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Frank Lloyd Wright and Asian Art: A Search for a New Perspective on the Interaction between Western and Asian Art

Chung Moojeong 1

1덕성여자대학교

Accredited

ABSTRACT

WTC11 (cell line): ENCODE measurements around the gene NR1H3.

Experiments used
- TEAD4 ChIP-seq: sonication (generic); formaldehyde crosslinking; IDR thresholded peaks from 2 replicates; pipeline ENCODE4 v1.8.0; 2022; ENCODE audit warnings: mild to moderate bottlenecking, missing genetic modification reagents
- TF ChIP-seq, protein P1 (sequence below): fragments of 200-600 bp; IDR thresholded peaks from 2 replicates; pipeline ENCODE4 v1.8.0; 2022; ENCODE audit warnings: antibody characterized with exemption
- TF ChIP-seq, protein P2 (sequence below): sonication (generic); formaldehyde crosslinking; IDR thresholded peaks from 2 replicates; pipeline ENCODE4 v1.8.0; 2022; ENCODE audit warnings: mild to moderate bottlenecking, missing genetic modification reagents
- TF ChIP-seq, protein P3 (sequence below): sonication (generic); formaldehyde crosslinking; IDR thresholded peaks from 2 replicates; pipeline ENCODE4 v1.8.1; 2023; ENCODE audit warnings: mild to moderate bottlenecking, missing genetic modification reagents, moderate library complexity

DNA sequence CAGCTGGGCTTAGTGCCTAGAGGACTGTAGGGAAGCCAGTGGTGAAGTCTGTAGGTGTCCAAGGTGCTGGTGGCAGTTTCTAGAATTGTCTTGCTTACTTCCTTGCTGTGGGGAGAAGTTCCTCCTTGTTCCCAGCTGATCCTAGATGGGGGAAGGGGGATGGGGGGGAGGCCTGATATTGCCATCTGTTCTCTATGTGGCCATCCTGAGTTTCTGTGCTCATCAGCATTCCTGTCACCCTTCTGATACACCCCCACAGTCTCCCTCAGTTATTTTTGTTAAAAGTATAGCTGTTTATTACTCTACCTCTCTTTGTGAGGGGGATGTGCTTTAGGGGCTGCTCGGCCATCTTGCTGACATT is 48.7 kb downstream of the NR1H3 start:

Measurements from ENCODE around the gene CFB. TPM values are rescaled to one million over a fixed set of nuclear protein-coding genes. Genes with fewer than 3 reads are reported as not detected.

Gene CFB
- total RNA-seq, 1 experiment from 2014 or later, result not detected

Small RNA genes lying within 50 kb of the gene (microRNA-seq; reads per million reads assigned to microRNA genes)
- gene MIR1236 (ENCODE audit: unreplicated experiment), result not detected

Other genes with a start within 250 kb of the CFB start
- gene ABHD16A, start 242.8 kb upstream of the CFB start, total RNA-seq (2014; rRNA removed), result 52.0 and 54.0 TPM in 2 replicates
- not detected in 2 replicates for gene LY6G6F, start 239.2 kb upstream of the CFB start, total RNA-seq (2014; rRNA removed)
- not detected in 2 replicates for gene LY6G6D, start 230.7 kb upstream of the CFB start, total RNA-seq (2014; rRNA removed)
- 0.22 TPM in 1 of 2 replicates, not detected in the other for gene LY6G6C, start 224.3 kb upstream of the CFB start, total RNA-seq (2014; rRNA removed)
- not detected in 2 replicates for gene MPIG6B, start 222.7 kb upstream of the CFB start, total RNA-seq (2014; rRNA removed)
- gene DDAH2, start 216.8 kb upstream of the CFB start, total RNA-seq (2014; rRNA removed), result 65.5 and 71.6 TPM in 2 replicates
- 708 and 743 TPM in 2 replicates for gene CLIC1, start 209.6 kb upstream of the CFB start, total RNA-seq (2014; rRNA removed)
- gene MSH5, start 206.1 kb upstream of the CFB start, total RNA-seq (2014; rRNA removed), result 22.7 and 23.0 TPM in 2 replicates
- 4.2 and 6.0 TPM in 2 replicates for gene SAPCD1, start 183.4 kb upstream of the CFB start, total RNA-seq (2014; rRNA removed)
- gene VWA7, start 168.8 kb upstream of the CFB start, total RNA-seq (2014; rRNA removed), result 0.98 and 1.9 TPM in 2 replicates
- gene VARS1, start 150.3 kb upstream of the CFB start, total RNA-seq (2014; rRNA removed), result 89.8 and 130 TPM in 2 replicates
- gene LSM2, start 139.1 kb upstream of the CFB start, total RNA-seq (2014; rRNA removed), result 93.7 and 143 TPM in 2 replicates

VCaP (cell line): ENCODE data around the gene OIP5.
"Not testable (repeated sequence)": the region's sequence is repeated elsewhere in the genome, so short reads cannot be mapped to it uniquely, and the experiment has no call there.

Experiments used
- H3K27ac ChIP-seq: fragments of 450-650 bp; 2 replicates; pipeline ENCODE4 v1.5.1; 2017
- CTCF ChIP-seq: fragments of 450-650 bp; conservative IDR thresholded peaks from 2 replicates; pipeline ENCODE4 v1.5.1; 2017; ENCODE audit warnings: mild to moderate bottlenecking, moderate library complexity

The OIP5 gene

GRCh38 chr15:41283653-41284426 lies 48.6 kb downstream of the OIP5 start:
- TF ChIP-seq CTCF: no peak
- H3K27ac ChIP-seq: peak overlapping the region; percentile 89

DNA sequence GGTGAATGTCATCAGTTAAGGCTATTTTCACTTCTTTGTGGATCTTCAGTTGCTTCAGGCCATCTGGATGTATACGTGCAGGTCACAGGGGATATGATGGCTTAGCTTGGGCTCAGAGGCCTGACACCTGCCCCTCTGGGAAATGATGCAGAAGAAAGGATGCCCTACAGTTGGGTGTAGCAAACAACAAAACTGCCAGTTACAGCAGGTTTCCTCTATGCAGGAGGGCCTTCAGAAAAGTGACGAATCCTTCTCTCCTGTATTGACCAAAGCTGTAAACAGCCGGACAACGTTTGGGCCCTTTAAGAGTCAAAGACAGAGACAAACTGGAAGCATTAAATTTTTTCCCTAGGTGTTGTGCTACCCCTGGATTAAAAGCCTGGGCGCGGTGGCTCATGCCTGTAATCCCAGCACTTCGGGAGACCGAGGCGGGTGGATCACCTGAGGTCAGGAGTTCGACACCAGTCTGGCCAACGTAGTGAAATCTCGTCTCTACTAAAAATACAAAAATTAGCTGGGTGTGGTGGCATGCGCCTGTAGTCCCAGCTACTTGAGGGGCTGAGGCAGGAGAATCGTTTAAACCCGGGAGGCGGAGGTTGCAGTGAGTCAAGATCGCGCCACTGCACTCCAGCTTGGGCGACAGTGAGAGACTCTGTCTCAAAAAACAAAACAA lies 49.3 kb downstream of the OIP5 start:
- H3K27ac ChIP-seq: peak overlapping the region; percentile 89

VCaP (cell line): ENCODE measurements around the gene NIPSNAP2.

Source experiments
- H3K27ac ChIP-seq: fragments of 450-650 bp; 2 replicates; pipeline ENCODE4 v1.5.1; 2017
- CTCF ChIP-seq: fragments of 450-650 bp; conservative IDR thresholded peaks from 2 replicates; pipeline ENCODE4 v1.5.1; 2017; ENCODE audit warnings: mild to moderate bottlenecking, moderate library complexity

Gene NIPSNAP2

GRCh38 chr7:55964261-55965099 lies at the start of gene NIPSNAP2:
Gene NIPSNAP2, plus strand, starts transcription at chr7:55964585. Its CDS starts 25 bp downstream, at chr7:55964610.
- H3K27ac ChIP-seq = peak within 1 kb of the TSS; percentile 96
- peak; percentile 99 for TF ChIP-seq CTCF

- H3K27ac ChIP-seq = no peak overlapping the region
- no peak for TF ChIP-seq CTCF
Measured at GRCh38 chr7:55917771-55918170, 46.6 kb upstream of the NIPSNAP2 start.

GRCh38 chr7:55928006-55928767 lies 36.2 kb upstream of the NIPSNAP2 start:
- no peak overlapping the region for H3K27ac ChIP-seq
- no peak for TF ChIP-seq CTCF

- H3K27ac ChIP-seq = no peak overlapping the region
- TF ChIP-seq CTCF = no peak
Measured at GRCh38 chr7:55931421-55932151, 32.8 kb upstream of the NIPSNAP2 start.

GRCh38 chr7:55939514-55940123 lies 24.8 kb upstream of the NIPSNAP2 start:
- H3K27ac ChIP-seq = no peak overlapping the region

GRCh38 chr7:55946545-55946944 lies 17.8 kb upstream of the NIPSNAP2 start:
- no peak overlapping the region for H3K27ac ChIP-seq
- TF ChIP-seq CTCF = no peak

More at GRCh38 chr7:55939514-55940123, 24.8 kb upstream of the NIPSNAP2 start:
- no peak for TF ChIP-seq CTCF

While I was staying in the United States in 2010, I could have the opportunity to survey Korean art objects collected in American museums. When I visited a museum in North Carolina, I heard of the presence of a Korean screen from a curator whose husband happened to be a grandnephew of the American architect Frank Lloyd Wright(1867-1959). According to the husband, Wright had bought three Korean screens in 1913, which had been given to his children as gifts, one of which is currently in the Milwaukee Public Museum. I also found out that the Minneapolis Institute of Arts held a Dragon Jar of the Choson period, which had once been a part of Wright's collection. Ample evidence of Wright's interest in Korean art led me to a reconsideration of existing explanations of American interest in Asian art and culture as exotica. The second half of the nineteenth century was a period of unprecedented change in the United States. Begun in Europe in the late 18th century, the industrial revolution soon spread to the United States. Industrial growth gave rise to a transportation revolution as well as sweeping increases in production capacity. Populations also swelled through immigration both from abroad and rural areas. This in turn led to the rapid transformation of American life in the late 19th century. With the accumulation of wealth around the late 19th century,upper-class Americans such as William W. Walters, Henry O. Havemeyer, Charles L. Freer William H. Vanderbilt, Ernest F. Fenollosa and William S. Bigelow began to collect art objects and donate their collections to major art museums such as Corcoran Gallery of Art, Washington, Metropolitan Museum of Art, New York, Museum of Fine Arts,Boston and Art Institute of Chicago. These activities can be seen as a type of conspicuous consumption which, according to the American sociologist Thorstein Bunde Veblen, is a way to display and legitimate the status of the American upper class. In the same context,the French sociologist Pierre Bourdieu also argued that such cultural capital as cultural institutions and works of art would give a higher status in society to those who owned them. Even though he was in debt to his friends and clients, Wright led a luxurious life and purchased works of art, representing a model of conspicuous consumption. In this sense, conspicuous consumption is one of the motives for American collectors' interest in Asian art. The aesthetic movement can also explain why Americans came to pay attention to natural motifs in Asian art. For Americans, nature had been a symbol of a spiritual resource and a sign of innocence, as well as the source of economic bliss. With the industrial growth,however, nature lost its traditional meanings. The aesthetic movement played an active role in adapting the symbolic meanings of natural forms to urban environment of late 19th century. These explanations, however, tend to oversimplify the collecting impulses of American collectors. Amid the various periods and styles in the late-19th-century collections, there was something in common, that is, a fascination with the primitive. Their preferences seem to have been rooted in the psychic turmoil of the late 19th century. As we have seen,there were a number of neurasthenic collectors in the late 19th century. Bigelow, Gardner and Freer were all victims of nervous exhaustion. These collectors used premodern art to withdraw from nervous strain and seek release from bourgeois anxieties. They thought that premodern art would promise spiritual comfort and therapeutic restoration. In the same context, Wright, who surrounded himself with Asian art throughout his life, also remarked:“In spite of all my reasoning power and returning balance I was continually expecting some terrible blow to strike. The sense of impending disaster would hang over me, waking or dreaming... I looked forward to Japan as refuge and rescue.” It is quite significant that Wright installed Asian Buddhist painting and sculpture in his house or studio, close to the fireplace. For Wright, Asian art was a religious surrogate. A deeper reason why American collectors showed interest in Asian art, thus, lies in the way it performed an important function, that is, the satisfaction of social, aesthetic and religious needs of 19th century America.

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